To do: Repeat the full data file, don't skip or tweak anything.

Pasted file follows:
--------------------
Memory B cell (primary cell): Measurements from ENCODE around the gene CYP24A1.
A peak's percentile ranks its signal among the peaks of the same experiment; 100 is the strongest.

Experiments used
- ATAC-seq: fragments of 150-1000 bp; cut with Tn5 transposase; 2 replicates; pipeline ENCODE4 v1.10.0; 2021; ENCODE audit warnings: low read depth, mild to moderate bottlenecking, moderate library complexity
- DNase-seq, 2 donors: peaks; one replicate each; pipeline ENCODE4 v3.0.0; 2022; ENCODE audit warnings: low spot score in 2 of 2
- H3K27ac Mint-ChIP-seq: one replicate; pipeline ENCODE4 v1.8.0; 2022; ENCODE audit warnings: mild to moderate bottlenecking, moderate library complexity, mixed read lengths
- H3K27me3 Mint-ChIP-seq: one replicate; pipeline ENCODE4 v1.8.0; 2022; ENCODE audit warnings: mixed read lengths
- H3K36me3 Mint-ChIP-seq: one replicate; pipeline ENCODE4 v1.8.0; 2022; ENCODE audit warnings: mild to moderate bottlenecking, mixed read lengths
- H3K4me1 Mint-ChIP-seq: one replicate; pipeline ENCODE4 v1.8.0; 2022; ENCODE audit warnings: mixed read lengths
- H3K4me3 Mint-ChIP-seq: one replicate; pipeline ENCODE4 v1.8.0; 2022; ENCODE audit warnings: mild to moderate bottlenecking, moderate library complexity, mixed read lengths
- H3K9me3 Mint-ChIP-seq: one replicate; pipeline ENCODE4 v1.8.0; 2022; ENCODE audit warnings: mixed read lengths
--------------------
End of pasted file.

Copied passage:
Memory B cell (primary cell): Measurements from ENCODE around the gene CYP24A1.
A peak's percentile ranks its signal among the peaks of the same experiment; 100 is the strongest.

Experiments used
- ATAC-seq: fragments of 150-1000 bp; cut with Tn5 transposase; 2 replicates; pipeline ENCODE4 v1.10.0; 2021; ENCODE audit warnings: low read depth, mild to moderate bottlenecking, moderate library complexity
- DNase-seq, 2 donors: peaks; one replicate each; pipeline ENCODE4 v3.0.0; 2022; ENCODE audit warnings: low spot score in 2 of 2
- H3K27ac Mint-ChIP-seq: one replicate; pipeline ENCODE4 v1.8.0; 2022; ENCODE audit warnings: mild to moderate bottlenecking, moderate library complexity, mixed read lengths
- H3K27me3 Mint-ChIP-seq: one replicate; pipeline ENCODE4 v1.8.0; 2022; ENCODE audit warnings: mixed read lengths
- H3K36me3 Mint-ChIP-seq: one replicate; pipeline ENCODE4 v1.8.0; 2022; ENCODE audit warnings: mild to moderate bottlenecking, mixed read lengths
- H3K4me1 Mint-ChIP-seq: one replicate; pipeline ENCODE4 v1.8.0; 2022; ENCODE audit warnings: mixed read lengths
- H3K4me3 Mint-ChIP-seq: one replicate; pipeline ENCODE4 v1.8.0; 2022; ENCODE audit warnings: mild to moderate bottlenecking, moderate library complexity, mixed read lengths
- H3K9me3 Mint-ChIP-seq: one replicate; pipeline ENCODE4 v1.8.0; 2022; ENCODE audit warnings: mixed read lengths